Many innovative government programs that have pulled millions of Brazilians out of poverty over the past 13 years are scheduled for sharp budget cuts, elimination, or privatization. Environmental protections and the rights of Brazil’s indigenous population are also targeted for gutting by two proposed constitutional amendments.

Temer’s government ramps up environmental danger

Brazil’s policies since the election of the Workers’ Party President Luiz Inacio Lula da Silva in 2002 have mixed developmentalism with the expansion of the people’s rights and the improvement of living standards, especially of the poor. This means that while some environmental protections have been improved, major infrastructural projects such as dams and highways have also gone ahead. Lula’s and Rousseff’s governments have been criticized by environmentalists because of the developmentalist aspect. But what the Temer administration proposes represents a far greater danger to the environment than anything that happened under Lula and Rousseff.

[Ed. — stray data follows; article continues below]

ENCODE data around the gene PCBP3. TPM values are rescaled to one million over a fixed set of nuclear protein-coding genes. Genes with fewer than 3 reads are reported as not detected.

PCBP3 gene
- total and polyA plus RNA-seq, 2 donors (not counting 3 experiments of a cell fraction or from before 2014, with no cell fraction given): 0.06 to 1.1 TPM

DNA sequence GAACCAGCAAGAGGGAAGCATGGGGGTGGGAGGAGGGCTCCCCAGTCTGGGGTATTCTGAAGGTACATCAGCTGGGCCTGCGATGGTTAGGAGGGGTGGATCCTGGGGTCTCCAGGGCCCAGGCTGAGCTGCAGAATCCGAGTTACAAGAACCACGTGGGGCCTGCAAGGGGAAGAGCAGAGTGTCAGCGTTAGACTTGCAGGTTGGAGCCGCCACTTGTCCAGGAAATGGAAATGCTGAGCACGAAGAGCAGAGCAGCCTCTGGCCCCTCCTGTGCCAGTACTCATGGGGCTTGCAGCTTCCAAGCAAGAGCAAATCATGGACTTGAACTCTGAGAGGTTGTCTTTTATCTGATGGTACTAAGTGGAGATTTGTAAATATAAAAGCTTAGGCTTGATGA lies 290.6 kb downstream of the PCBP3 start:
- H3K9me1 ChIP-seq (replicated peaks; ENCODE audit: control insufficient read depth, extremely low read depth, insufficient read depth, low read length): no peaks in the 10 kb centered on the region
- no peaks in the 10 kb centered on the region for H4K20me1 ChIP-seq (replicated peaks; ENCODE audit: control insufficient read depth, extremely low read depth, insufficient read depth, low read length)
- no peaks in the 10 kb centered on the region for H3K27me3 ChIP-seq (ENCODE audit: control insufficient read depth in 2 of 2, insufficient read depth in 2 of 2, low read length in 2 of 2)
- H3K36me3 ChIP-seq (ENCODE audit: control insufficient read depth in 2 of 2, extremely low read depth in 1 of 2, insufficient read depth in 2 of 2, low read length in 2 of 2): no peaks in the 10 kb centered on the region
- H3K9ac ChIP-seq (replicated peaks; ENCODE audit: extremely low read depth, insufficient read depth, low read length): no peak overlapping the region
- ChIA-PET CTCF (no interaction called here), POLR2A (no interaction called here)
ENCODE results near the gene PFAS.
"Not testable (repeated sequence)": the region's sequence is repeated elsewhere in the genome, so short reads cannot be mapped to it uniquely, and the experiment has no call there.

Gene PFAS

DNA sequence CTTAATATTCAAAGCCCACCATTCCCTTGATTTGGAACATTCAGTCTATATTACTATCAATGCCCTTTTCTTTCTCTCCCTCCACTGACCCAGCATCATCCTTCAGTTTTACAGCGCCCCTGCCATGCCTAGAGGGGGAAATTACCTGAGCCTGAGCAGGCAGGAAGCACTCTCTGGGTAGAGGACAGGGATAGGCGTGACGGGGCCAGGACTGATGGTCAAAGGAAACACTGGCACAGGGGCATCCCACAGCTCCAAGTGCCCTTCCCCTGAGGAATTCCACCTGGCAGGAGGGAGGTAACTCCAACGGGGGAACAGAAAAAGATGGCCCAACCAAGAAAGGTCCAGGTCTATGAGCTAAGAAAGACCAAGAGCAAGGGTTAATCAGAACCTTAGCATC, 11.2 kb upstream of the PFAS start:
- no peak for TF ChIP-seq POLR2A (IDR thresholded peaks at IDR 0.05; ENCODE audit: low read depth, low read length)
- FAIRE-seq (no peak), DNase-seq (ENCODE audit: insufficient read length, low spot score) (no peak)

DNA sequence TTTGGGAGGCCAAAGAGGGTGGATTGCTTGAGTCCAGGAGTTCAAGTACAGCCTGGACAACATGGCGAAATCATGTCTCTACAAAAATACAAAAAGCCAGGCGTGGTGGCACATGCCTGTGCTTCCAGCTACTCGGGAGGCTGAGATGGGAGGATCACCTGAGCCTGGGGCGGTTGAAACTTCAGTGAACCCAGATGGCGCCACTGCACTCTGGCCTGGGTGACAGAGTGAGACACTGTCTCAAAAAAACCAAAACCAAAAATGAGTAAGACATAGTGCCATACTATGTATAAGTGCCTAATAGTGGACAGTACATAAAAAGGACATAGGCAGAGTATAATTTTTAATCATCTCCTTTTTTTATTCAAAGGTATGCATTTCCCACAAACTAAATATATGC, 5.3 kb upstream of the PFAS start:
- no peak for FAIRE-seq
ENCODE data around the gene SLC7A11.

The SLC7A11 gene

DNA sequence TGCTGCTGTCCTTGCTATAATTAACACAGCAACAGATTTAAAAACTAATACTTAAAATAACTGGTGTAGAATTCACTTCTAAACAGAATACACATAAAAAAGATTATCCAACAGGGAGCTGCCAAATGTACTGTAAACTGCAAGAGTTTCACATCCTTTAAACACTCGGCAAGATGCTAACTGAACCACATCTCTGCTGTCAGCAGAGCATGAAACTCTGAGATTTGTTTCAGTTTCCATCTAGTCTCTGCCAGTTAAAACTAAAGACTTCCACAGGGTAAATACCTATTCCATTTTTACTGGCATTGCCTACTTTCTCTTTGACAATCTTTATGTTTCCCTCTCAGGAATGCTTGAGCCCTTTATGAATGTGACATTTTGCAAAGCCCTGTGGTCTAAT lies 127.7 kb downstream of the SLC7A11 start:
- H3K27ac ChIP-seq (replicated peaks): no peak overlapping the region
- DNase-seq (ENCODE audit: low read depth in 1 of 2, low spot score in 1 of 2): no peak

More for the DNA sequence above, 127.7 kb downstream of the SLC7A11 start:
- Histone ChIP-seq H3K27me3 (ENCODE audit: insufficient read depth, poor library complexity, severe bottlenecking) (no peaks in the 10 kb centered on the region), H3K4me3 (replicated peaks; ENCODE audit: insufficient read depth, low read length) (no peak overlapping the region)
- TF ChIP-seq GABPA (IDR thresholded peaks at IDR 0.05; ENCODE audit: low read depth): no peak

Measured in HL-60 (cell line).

Interim President Temer’s Minister of Agriculture, Livestock, and Supply is Blairo Maggi. He has a billion-dollar fortune which is the result of the fact that he is the biggest soybean agribusiness tycoon not only in Brazil, but in the world. His soybean operations have done so much environmental damage, especially in forest clearances, that Greenpeace awarded him the “Golden Chainsaw” award in 2005 for environmental destructiveness. He is promoting a constitutional amendment, PEC 65, which if approved will “simplify” the process of getting approval for possibly environmentally-damaging infrastructure projects.

Currently, companies contracting to construct dams, highways, and other infrastructure have to do environmental impact studies and reports in three stages: First, at the inception, then at the installation phase, and finally at the phase of starting operations. PEC 65 would eliminate the second two phases. In other words, once an initial approval was given, there would be no way to stop its implementation, not even with a court order, even if it turned out that the impact study was seriously erroneous.